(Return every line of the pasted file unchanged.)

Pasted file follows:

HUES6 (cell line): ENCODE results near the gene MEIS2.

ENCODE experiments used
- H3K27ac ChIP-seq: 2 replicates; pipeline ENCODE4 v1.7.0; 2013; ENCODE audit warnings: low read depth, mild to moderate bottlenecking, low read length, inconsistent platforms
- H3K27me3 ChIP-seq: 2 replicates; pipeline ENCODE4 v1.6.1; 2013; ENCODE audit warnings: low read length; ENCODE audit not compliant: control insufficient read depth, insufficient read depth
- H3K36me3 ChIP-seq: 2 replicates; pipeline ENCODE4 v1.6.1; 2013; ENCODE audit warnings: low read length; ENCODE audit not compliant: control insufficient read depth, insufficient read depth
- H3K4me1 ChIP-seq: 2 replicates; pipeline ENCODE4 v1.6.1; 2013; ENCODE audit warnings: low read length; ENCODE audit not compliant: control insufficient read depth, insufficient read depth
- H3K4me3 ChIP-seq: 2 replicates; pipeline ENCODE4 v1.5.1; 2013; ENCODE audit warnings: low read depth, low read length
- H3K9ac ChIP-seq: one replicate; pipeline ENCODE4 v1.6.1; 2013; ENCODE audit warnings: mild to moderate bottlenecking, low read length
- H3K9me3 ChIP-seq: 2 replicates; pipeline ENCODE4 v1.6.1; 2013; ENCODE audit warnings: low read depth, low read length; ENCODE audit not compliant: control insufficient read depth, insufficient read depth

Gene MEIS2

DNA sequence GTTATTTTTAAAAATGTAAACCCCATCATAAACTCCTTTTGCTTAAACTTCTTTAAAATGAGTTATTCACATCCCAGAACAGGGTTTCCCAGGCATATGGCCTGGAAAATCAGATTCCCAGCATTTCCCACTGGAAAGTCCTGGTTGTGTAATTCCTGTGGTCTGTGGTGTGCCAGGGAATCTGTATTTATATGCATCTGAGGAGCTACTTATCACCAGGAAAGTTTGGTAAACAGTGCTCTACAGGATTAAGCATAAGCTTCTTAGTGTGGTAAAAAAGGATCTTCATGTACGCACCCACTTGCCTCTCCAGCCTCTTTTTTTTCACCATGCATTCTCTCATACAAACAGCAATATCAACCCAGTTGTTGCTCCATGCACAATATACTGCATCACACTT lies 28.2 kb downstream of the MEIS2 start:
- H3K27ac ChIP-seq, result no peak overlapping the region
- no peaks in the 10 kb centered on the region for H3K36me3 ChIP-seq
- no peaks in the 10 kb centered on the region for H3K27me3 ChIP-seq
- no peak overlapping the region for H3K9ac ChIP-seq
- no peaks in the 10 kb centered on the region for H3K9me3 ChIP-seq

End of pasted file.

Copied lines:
HUES6 (cell line): ENCODE results near the gene MEIS2.

ENCODE experiments used
- H3K27ac ChIP-seq: 2 replicates; pipeline ENCODE4 v1.7.0; 2013; ENCODE audit warnings: low read depth, mild to moderate bottlenecking, low read length, inconsistent platforms
- H3K27me3 ChIP-seq: 2 replicates; pipeline ENCODE4 v1.6.1; 2013; ENCODE audit warnings: low read length; ENCODE audit not compliant: control insufficient read depth, insufficient read depth
- H3K36me3 ChIP-seq: 2 replicates; pipeline ENCODE4 v1.6.1; 2013; ENCODE audit warnings: low read length; ENCODE audit not compliant: control insufficient read depth, insufficient read depth
- H3K4me1 ChIP-seq: 2 replicates; pipeline ENCODE4 v1.6.1; 2013; ENCODE audit warnings: low read length; ENCODE audit not compliant: control insufficient read depth, insufficient read depth
- H3K4me3 ChIP-seq: 2 replicates; pipeline ENCODE4 v1.5.1; 2013; ENCODE audit warnings: low read depth, low read length
- H3K9ac ChIP-seq: one replicate; pipeline ENCODE4 v1.6.1; 2013; ENCODE audit warnings: mild to moderate bottlenecking, low read length
- H3K9me3 ChIP-seq: 2 replicates; pipeline ENCODE4 v1.6.1; 2013; ENCODE audit warnings: low read depth, low read length; ENCODE audit not compliant: control insufficient read depth, insufficient read depth

Gene MEIS2

DNA sequence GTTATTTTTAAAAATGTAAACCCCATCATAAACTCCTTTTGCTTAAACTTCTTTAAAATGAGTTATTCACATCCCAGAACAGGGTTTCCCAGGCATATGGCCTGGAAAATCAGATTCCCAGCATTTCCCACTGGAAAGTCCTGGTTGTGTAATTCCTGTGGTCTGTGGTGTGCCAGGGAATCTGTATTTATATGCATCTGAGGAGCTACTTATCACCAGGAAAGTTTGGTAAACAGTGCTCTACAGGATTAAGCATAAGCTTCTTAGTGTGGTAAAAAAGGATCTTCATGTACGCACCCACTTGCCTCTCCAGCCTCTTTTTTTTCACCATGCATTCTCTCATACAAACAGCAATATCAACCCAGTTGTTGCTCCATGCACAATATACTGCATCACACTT lies 28.2 kb downstream of the MEIS2 start:
- H3K27ac ChIP-seq, result no peak overlapping the region
- no peaks in the 10 kb centered on the region for H3K36me3 ChIP-seq
- no peaks in the 10 kb centered on the region for H3K27me3 ChIP-seq
- no peak overlapping the region for H3K9ac ChIP-seq
- no peaks in the 10 kb centered on the region for H3K9me3 ChIP-seq